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How to Prune Douglas Fir

By Megan Smith ; Updated September 21, 2017
Douglas fir forest

Douglas-fir is a coniferous evergreen tree with several different varieties. These varieties include the Coast Douglas-fir, the Rocky Mountain Douglas-fir, the Mexican Douglas-fir, and the Bigcone Douglas-fir. If you have a Douglas-fir in your yard or garden, pruning it is not absolutely necessary unless the tree seems unhealthy or contains many dead branches.

Prune when you first plant the tree or in late winter if you are pruning an established Douglas-fir. It's fine to prune during a frost, as long as new spring growth has not yet started. The tree will be dormant during this time of year.

Wear gardening gloves and a long-sleeved shirt, if possible. The needles of Douglas-fir trees can be sharp and prick your arms while pruning.

Remove crisscrossing branches and dead branches to improve the health of the tree. Branches that are placed close together, are broken or dying or are crisscrossed should be trimmed right at the base of the branch after the slight swelling at the base of the branch, called the branch collar. If you leave a nub on the end of the branch when trimming, the branch will not fuse back to the trunk as easily and may cause decay. To avoid this, prune the branch off just after the slight swelling of the branch collar.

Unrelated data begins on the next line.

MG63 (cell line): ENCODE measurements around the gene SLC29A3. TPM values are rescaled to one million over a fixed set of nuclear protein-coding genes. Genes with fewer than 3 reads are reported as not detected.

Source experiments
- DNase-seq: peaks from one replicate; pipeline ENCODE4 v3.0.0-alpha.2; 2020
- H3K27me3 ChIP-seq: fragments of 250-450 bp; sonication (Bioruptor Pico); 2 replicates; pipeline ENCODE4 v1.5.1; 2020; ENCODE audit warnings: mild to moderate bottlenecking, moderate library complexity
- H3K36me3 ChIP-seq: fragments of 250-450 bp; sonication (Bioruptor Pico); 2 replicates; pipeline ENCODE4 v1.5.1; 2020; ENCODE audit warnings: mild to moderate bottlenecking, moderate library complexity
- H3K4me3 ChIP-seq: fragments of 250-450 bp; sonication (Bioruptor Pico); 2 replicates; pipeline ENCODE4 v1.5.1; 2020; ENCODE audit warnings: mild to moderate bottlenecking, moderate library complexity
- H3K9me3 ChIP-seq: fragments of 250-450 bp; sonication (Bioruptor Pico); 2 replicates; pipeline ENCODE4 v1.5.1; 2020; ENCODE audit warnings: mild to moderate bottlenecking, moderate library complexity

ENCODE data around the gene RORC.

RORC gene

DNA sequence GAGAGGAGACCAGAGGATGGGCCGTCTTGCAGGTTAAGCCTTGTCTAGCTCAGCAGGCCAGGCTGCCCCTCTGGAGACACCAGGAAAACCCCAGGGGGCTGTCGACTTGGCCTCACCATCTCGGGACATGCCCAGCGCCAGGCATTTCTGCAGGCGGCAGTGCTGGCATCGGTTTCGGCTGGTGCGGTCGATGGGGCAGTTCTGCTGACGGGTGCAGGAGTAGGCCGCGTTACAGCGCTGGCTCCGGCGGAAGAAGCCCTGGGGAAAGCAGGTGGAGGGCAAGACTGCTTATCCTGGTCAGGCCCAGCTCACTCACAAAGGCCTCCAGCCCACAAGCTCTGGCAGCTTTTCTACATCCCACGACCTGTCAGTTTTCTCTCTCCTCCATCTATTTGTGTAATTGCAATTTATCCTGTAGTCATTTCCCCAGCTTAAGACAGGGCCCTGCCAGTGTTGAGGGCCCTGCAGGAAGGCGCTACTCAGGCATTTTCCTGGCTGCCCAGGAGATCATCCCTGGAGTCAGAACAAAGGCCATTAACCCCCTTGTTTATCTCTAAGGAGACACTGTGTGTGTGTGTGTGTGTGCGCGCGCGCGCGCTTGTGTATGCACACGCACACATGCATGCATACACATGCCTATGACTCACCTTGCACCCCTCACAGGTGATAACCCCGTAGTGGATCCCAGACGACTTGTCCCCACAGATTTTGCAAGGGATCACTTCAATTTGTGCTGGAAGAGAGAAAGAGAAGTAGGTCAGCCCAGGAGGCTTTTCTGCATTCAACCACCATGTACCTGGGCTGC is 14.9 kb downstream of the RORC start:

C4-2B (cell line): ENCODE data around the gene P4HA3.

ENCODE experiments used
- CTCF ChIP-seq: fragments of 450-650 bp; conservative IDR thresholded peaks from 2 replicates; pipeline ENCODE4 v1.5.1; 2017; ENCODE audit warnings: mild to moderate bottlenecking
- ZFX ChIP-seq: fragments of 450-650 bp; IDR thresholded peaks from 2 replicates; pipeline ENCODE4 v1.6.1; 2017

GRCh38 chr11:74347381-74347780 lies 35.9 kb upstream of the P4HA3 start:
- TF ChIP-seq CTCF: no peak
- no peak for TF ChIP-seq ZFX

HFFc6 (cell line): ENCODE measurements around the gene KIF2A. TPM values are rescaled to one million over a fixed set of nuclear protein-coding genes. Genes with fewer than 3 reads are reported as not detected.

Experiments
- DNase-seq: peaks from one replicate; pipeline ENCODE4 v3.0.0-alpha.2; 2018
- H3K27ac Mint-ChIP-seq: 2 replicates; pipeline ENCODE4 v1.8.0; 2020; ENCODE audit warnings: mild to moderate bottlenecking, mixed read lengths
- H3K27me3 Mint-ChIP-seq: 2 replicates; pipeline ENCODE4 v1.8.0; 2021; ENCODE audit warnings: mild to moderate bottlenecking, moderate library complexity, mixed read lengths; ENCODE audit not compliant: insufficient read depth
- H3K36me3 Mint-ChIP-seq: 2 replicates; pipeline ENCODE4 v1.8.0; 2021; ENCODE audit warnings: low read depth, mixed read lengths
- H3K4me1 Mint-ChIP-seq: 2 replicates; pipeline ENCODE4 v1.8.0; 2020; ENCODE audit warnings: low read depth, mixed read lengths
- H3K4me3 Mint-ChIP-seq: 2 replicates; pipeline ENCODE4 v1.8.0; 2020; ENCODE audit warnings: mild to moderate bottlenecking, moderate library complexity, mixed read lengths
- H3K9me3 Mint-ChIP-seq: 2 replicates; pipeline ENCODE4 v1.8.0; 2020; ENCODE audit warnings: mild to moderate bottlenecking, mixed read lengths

Don't over prune. Heavy pruning is not necessary for Douglas-fir trees, and only needs to be done once a year at the most. Trim away dead or crisscrossed branches that appear detrimental to the growth of the tree. If you're not sure whether to prune it, leave it alone.

Remove all branch trimmings away from the base of the tree. Leaving the branches around the bottom of the tree will prevent water and nutrients from absorbing into the soil. These trimmings can be used for mulch, then placed back around the tree or in the garden or can be discarded in the trash.


Things You Will Need

  • Pruning shears
  • Gardening gloves
  • Long-sleeved shirt
  • Ladder


  • Cut branches into smaller pieces for easier disposal.


  • Keep pruning shears out of the reach of children.

About the Author


Megan Smith has been a freelance writer and editor since 2006. She writes about health, fitness, travel, beauty and grooming topics for various print and Internet publications. Smith earned a Bachelor of Fine Arts in writing from New York University.